How to Props Master

by Lila Neugebauer ‘07 and Laura Benoit ‘14

Props are not merely an array of random items we amass to fill the void of the stage. Stage properties have a life all their own: they offer an arena for creative interpretations and dramaturgical dialogue. At Yale, the search for these objects can prove to be a surprisingly painstaking pursuit. Given the proliferation of things on this campus, you’d be surprised how hard it can be to locate that perfect water pitcher, or ashtray, or skull.

Being a Props Master can be incredibly rewarding as you work with the director and designers to find objects that can help tell the story. Your first step should be to read the script and make a list of any props you can think of that are mentioned in the text itself. Compare your list with the director’s list to make sure you haven’t forgotten anything. Then it’s time to start looking for props!

In terms of finding and sourcing props, you can start by checking out the Yale School of Drama Properties Warehouse. Information about how to access the warehouse can be found on the Undergraduate Production website. Be sure to discuss the fee with the warehouse manager in advance of your visit.

Other convenient, fairly affordable solutions include:

  1. Walgreens (88 York Street): good for basic stationary supplies; plastic utensils/serving implements; inexpensive foodstuffs.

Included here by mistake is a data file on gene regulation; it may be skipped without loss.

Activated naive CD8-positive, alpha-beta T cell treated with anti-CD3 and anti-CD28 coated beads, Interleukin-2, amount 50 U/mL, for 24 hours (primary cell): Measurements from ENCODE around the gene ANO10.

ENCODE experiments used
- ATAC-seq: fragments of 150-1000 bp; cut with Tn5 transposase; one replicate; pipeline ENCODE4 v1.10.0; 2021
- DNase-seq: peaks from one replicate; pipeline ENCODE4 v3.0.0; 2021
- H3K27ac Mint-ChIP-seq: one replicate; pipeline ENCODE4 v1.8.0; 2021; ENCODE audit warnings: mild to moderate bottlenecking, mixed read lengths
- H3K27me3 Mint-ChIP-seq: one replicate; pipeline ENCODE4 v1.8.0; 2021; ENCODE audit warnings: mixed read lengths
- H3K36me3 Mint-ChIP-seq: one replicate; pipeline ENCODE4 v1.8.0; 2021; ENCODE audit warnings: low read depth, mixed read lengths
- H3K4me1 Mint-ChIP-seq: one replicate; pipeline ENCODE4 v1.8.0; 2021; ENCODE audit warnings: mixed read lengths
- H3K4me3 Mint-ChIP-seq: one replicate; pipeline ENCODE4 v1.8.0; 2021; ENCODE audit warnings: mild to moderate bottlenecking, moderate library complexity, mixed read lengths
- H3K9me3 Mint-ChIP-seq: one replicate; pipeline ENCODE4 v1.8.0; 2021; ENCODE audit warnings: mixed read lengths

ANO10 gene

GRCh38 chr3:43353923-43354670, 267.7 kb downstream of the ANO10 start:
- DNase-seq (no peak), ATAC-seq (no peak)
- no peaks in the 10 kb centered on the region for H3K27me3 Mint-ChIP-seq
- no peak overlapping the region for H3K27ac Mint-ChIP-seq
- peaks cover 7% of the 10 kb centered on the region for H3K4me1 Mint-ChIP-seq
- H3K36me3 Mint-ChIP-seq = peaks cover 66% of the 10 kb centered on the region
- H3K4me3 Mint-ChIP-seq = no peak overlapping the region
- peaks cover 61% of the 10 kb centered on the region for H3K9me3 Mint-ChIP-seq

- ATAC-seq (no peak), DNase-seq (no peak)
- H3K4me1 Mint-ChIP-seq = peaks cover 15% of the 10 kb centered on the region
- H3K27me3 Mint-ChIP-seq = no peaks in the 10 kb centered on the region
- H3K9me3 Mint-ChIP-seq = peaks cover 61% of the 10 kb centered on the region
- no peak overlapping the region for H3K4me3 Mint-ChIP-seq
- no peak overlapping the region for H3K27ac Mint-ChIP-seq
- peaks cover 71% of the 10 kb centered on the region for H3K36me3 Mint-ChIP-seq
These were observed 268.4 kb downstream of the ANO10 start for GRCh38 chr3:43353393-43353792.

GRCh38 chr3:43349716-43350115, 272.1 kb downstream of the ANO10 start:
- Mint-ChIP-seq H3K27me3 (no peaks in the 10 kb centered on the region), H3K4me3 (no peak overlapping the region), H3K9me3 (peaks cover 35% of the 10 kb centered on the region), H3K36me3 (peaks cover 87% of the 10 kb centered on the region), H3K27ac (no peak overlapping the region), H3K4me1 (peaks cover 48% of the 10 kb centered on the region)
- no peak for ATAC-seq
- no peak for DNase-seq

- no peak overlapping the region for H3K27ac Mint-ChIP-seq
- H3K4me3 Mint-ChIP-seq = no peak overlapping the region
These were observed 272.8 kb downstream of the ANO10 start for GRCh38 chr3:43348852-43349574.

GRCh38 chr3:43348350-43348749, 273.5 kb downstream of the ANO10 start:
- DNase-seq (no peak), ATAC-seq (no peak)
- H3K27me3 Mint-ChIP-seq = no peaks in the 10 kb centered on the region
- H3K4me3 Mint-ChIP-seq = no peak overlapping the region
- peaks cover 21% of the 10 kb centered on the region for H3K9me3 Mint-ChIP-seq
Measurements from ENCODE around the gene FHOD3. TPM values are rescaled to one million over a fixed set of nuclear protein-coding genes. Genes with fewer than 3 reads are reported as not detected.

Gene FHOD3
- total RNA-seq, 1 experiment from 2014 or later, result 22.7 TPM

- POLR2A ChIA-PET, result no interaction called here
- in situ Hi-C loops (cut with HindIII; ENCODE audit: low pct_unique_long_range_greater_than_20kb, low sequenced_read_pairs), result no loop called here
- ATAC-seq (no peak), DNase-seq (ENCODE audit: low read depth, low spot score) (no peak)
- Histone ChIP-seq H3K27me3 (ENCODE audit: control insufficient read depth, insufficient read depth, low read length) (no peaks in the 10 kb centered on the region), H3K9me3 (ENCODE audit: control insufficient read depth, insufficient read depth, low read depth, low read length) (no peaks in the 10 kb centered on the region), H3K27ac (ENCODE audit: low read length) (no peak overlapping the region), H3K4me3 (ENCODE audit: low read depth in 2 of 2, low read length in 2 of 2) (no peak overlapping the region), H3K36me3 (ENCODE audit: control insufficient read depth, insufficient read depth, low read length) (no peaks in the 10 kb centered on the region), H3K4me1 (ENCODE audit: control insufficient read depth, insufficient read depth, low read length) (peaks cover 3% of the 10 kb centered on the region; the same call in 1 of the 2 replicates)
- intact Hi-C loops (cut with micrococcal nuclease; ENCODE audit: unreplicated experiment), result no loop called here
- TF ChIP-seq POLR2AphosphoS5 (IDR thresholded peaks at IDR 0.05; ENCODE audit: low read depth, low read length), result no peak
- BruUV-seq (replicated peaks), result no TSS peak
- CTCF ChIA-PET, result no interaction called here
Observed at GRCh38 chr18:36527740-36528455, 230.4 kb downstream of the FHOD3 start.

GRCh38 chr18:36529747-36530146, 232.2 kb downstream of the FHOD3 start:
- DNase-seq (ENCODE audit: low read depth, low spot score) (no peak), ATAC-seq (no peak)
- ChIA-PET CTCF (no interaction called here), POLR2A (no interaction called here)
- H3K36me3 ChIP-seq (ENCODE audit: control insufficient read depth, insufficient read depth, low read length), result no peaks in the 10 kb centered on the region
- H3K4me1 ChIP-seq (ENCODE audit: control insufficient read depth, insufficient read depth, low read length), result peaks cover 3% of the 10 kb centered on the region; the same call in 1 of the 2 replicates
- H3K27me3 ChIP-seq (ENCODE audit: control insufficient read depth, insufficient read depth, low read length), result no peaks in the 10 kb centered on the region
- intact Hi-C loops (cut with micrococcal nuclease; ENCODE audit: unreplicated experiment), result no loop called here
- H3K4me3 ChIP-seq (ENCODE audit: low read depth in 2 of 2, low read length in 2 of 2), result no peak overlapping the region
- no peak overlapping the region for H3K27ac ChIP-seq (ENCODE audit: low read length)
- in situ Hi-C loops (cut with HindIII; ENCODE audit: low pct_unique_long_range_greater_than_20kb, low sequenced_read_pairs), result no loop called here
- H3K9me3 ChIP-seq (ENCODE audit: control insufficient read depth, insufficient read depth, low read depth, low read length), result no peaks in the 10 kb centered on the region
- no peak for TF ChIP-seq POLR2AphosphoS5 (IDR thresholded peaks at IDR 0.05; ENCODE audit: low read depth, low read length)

2. The Dollar Store: (760 Chapel Street and 81 Whalley Avenue): slightly more random, cheap, basic supplies than what you might find at Walgreens.
  3. CT Hotel Liquidators (1175 State Street): great for used but new—looking hotel furniture, lamps, tacky paintings; can range in price.
  4. Hulls (Chapel Street, between York and Park): art supplies (but often very expensive)
  5. on the classifieds, students can post all kinds of things for sale; you never know what you’ll come across, from futons to cowboy boots.
  6. The Undergraduate Production Vendor List is another great place to look for props.

Some things to keep in mind: The Creative and Performing Arts Award will not cover purchases of food. So even if you need real food as a prop, the CPA won’t pay for it. Also be sure you keep all of your receipts for the props you purchase, so your producer can reimburse you. Have fun! Working on props is a really great way to influence the show through the tiniest of details.